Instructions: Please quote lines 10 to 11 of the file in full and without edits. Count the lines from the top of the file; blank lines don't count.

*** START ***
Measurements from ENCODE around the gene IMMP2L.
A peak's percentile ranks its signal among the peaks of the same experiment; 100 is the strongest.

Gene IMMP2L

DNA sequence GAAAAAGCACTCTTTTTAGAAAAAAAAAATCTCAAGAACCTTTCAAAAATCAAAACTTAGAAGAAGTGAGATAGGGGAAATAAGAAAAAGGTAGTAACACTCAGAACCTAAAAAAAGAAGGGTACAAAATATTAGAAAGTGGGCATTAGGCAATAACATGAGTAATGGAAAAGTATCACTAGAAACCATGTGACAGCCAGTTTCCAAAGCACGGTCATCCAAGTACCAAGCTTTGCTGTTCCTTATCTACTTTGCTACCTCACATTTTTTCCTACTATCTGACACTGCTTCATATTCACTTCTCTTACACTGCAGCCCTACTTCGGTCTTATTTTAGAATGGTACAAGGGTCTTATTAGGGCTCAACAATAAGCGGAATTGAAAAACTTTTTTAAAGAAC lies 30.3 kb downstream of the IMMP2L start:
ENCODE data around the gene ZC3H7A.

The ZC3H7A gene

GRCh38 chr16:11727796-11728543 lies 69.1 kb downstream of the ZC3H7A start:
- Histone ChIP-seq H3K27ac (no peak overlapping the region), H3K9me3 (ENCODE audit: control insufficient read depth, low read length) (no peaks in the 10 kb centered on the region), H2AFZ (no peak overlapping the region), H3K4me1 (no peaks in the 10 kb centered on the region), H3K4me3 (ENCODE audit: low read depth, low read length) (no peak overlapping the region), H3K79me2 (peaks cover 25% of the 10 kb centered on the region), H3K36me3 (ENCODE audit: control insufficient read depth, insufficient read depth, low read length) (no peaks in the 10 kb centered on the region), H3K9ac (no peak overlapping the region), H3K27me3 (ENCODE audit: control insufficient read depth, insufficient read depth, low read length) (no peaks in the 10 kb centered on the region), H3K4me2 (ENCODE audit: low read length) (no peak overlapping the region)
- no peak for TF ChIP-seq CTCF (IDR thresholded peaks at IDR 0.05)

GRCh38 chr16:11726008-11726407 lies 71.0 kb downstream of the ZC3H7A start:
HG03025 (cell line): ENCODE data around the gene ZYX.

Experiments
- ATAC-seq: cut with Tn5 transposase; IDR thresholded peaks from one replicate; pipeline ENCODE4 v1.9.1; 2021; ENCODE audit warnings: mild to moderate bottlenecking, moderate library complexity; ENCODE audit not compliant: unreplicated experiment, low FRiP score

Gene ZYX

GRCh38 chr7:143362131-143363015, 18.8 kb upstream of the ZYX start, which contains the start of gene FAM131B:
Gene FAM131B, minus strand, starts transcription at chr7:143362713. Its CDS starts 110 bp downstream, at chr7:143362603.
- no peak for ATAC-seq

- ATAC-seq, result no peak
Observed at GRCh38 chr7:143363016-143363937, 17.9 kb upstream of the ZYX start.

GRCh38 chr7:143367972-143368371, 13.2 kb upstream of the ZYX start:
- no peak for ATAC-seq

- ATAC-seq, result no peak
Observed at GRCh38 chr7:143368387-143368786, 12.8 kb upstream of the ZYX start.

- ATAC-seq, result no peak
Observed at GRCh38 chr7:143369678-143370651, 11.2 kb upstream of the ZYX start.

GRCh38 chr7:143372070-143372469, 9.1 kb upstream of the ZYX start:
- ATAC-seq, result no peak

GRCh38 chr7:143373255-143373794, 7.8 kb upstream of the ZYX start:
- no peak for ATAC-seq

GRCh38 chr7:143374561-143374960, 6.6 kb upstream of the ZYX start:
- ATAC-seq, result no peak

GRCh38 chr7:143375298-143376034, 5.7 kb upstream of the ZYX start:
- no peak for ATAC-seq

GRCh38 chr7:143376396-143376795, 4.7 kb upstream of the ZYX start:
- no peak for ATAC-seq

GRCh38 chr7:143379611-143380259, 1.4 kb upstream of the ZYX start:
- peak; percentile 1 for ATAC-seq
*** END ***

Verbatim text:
GRCh38 chr16:11726008-11726407 lies 71.0 kb downstream of the ZC3H7A start:
HG03025 (cell line): ENCODE data around the gene ZYX.